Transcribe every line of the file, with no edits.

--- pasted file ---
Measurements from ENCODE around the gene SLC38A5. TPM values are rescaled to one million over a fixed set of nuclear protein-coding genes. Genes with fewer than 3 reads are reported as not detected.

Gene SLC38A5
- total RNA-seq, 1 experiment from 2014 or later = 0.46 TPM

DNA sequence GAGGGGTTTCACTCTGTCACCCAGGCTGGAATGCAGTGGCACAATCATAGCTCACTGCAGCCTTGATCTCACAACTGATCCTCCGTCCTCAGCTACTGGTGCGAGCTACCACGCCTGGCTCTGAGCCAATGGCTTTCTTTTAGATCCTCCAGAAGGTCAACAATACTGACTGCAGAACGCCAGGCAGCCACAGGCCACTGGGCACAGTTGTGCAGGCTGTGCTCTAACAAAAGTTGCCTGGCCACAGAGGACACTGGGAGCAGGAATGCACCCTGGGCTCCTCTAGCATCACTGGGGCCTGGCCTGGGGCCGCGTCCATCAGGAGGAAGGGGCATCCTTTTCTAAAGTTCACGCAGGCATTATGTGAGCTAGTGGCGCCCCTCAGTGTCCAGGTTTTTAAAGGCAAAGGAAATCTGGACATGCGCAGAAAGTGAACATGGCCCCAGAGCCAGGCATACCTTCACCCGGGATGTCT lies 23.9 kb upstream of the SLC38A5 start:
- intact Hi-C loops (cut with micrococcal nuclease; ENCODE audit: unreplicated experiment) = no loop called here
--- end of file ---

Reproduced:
Measurements from ENCODE around the gene SLC38A5. TPM values are rescaled to one million over a fixed set of nuclear protein-coding genes. Genes with fewer than 3 reads are reported as not detected.

Gene SLC38A5
- total RNA-seq, 1 experiment from 2014 or later = 0.46 TPM

DNA sequence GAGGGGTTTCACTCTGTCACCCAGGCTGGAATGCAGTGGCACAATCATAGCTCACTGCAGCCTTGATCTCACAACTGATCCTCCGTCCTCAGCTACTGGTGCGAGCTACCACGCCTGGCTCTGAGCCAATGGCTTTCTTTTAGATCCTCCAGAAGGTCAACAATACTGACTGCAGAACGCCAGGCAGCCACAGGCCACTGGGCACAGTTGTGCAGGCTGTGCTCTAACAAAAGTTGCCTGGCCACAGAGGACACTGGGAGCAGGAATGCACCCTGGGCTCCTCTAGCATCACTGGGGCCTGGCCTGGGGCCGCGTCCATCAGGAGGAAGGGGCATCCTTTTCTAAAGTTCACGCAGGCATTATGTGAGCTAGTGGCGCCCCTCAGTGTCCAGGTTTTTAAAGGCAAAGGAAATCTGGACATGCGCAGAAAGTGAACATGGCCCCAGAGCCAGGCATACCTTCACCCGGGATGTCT lies 23.9 kb upstream of the SLC38A5 start:
- intact Hi-C loops (cut with micrococcal nuclease; ENCODE audit: unreplicated experiment) = no loop called here